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CARLEY, Judge.
Medical malpractice. Grady Superior Court. Before Judge Cato.
Appellant-plaintiff appeals from the grant of summary judgment to the defendant doctor-appellee in a medical malpractice action. Plaintiff sought recovery against the defendant on the basis of the defendant's alleged failure to exercise the skill and care generally used by members of the medical profession in connection with defendant's performance of a hysterectomy on plaintiff. Plaintiff alleged that the surgery itself was negligently performed, that the defendant failed to diagnose and treat complications occurring subsequent to and because of the surgery, and that the surgery was unnecessary. Specifically plaintiff contends that defendant's negligence resulted in a very serious rectovaginal fistula discovered subsequent to the performance of the surgery. The defendant doctor moved for summary judgment asserting that no genuine issue of material fact existed and that defendant was entitled to judgment as a matter of law. The defendant relied upon the entire record in the case including his deposition and the depositions of three other licensed physicians. These depositions of the other physicians were taken during the discovery period on behalf of the defendant.
In his deposition testimony the defendant denied that he was negligent in any way or that he failed to exercise the requisite skill and care in his treatment of plaintiff. The defendant further testified that during the surgery he had not nicked, cut, clamped or in any manner traumatized the rectum of appellant. It was the defendant's contention that the fistula did not occur during the surgery. The deposition testimony of the three nonparty doctors deals in detail with the procedures utilized and the possible causation of the rectovaginal fistula. Though not couched in specific language of absolution, the testimony on direct examination of the three nonparty doctors generally was favorable to defendant in that all of these physicians indicated that it is possible for a rectovaginal fistula to occur without medical negligence.
However, the cross examination of each of these physicians resulted in what appellant contends was sufficient equivocation to make a jury issue as to the attainment of the proper standard of care: Dr. James B. Taylor -- from whom plaintiff-appellant had sought a second opinion prior to undergoing the surgery -- stated that while he would not say that the doctor did not attain the proper standard of care, he could not say that he did attain the proper standard of care. Dr. Taylor further testified that upon his examination of the plaintiff after surgery he observed a lesion of the rectal wall which he felt "could have been related to the surgery." Dr. Taylor also stated that, in his opinion, the fistula could have been caused by a clamp or suture near the rectal wall. In response to the question: "It is also possible, is it not [for a rectovaginal fistula] to be caused by improper surgical technique?" Dr. Talmadge Bowden replied, "Sure." Dr. Edward Talledo testified that it would be possible for the causing of a rectovaginal fistula in the performance of a vaginal hysterectomy to be some evidence of the lack of exercise of a reasonable degree of proficiency. However, Dr. Talledo stated that here he did not know enough of the "details of the surgery" to give a specific opinion in this case.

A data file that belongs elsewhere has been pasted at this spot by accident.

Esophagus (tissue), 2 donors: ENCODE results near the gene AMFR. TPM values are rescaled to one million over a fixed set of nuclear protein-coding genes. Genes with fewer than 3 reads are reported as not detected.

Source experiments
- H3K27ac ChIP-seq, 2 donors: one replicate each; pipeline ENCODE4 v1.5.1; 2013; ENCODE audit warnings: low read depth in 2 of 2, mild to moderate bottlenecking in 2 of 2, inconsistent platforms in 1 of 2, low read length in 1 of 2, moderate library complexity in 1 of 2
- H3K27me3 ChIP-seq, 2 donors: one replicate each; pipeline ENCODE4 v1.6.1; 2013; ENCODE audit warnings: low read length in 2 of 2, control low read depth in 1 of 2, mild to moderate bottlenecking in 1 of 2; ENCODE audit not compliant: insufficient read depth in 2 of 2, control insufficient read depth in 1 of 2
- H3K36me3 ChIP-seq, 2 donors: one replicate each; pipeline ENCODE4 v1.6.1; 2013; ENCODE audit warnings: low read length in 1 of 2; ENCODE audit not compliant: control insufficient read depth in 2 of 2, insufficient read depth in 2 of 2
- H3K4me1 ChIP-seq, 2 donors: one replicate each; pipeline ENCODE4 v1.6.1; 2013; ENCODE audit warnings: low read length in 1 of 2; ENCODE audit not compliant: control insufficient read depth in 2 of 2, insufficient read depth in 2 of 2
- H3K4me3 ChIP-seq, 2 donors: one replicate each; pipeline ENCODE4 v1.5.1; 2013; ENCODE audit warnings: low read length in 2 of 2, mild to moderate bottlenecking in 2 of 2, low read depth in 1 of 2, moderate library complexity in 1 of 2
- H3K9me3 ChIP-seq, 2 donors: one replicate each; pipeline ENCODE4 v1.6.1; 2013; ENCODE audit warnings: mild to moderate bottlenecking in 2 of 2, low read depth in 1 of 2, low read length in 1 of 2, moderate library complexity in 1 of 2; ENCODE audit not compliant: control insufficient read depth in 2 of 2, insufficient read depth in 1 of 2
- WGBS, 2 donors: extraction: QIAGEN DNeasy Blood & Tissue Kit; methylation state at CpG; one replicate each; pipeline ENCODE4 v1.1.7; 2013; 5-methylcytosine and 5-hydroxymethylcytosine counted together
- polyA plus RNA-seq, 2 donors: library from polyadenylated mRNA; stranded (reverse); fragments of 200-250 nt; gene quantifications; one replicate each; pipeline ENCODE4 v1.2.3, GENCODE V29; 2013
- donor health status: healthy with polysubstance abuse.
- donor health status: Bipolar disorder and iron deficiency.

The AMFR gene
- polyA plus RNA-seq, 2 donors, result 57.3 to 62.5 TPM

Appellee relies upon Howard v. Walker, 242 Ga. 406, 408 (249 SE2d 45) (1978), holding that "in those cases where the plaintiff must produce an expert's opinion in order to prevail at trial, when the defendant produces an expert's opinion in his favor on motion for summary judgment and the plaintiff fails to produce a contrary expert opinion in opposition to that motion, then there is no genuine issue to be tried by the jury and it is not error to grant summary judgment to the defendant." Clearly, plaintiff in this case could not prevail at a jury trial by relying solely upon her own or other lay testimony and in order for plaintiff to withstand a motion for directed verdict at trial, there must be expert evidence from which a jury could find that the defendant failed to use the requisite care, skill and diligence. Shea v. Phillips, 213 Ga. 269 (98 SE2d 552) (1957). Here there was expert testimony elicited on cross examination of Drs. Taylor, Bowden and Talledo which was not inconsistent with plaintiff's contention that defendant failed to exercise the requisite professional care, skill and diligence. "Summary judgments should only be granted where, construing all inferences against the movant, it yet appears without dispute that the case can have but a single outcome." (Emphasis supplied.) Chatmon v. Church's Fried Chicken, 133 Ga. App. 326, 327 (211 SE2d 2) (1974). "To entitle the defendant to a summary judgment the undisputed facts as disclosed by the pleadings and evidence must negate at least one essential element entitling plaintiff to recovery and under every theory fairly drawn from the pleadings and evidence [(Cits.)] and if necessary, prove the negative or nonexistence of an essential element affirmatively asserted by the plaintiff. [Cits.] And until movant has made a prima facie showing by evidence which demands a finding in his favor as to the particular matter, there is no duty upon the opposing party to produce rebuttal evidence. [Cits.]" Henderson v. Atlanta Transit Sys., 133 Ga. App. 354, 356 (210 SE2d 845) (1974). In this case, we are unable to conclude that the defendant has carried the onerous burden imposed upon a movant for summary judgment.
Accordingly, the trial court erred in [granting summary judgment] for the defendant . . ." Wilson v. Kornegay, 108 Ga. App. 318, 321 (132 SE2d 791) (1963).
William U. Norwood, for appellee.
Harry J. Altman, for appellant.
Friday May 22 00:50 EDT

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